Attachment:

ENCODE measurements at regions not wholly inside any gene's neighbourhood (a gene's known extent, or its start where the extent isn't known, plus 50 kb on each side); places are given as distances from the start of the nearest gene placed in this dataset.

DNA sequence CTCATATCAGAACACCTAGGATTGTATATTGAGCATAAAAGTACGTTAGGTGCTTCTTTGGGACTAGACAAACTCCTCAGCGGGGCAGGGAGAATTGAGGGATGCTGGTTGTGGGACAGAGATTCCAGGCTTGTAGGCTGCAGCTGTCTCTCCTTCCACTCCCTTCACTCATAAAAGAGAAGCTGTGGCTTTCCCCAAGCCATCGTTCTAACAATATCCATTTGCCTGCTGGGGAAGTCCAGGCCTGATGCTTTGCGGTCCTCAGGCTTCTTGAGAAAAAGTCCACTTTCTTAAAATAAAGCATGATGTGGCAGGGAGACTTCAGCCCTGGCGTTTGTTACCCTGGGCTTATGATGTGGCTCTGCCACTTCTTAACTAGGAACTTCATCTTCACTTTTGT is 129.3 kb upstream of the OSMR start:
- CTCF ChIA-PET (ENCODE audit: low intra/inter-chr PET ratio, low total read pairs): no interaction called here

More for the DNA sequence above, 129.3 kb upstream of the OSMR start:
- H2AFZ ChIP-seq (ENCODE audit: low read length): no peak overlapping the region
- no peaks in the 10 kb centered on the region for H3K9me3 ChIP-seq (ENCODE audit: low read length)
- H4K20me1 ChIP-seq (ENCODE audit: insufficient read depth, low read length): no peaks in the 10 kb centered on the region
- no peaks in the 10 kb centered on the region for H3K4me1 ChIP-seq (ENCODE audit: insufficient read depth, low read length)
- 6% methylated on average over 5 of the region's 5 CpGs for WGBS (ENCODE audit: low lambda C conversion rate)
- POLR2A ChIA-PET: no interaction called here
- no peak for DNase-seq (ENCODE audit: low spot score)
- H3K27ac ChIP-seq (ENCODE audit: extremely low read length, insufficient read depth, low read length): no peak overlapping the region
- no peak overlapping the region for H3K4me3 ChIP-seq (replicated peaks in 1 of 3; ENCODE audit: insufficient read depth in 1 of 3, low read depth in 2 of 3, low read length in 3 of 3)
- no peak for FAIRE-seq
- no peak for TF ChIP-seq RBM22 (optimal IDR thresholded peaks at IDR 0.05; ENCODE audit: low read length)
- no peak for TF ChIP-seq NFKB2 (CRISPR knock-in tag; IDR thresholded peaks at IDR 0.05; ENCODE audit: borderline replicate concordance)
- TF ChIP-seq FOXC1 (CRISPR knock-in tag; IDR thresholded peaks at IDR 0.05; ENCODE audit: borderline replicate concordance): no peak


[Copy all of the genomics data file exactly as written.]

ENCODE measurements at regions not wholly inside any gene's neighbourhood (a gene's known extent, or its start where the extent isn't known, plus 50 kb on each side); places are given as distances from the start of the nearest gene placed in this dataset.

DNA sequence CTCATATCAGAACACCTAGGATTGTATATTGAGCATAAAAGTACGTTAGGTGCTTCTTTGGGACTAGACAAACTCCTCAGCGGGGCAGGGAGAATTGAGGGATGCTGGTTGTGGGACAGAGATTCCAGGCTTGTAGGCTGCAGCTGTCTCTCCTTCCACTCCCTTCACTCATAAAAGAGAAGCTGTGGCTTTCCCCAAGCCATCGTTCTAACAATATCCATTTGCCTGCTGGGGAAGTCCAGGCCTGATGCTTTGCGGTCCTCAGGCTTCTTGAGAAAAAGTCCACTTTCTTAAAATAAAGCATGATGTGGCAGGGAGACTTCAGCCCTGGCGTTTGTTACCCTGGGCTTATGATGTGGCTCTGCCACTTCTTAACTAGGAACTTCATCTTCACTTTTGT is 129.3 kb upstream of the OSMR start:
- CTCF ChIA-PET (ENCODE audit: low intra/inter-chr PET ratio, low total read pairs): no interaction called here

More for the DNA sequence above, 129.3 kb upstream of the OSMR start:
- H2AFZ ChIP-seq (ENCODE audit: low read length): no peak overlapping the region
- no peaks in the 10 kb centered on the region for H3K9me3 ChIP-seq (ENCODE audit: low read length)
- H4K20me1 ChIP-seq (ENCODE audit: insufficient read depth, low read length): no peaks in the 10 kb centered on the region
- no peaks in the 10 kb centered on the region for H3K4me1 ChIP-seq (ENCODE audit: insufficient read depth, low read length)
- 6% methylated on average over 5 of the region's 5 CpGs for WGBS (ENCODE audit: low lambda C conversion rate)
- POLR2A ChIA-PET: no interaction called here
- no peak for DNase-seq (ENCODE audit: low spot score)
- H3K27ac ChIP-seq (ENCODE audit: extremely low read length, insufficient read depth, low read length): no peak overlapping the region
- no peak overlapping the region for H3K4me3 ChIP-seq (replicated peaks in 1 of 3; ENCODE audit: insufficient read depth in 1 of 3, low read depth in 2 of 3, low read length in 3 of 3)
- no peak for FAIRE-seq
- no peak for TF ChIP-seq RBM22 (optimal IDR thresholded peaks at IDR 0.05; ENCODE audit: low read length)
- no peak for TF ChIP-seq NFKB2 (CRISPR knock-in tag; IDR thresholded peaks at IDR 0.05; ENCODE audit: borderline replicate concordance)
- TF ChIP-seq FOXC1 (CRISPR knock-in tag; IDR thresholded peaks at IDR 0.05; ENCODE audit: borderline replicate concordance): no peak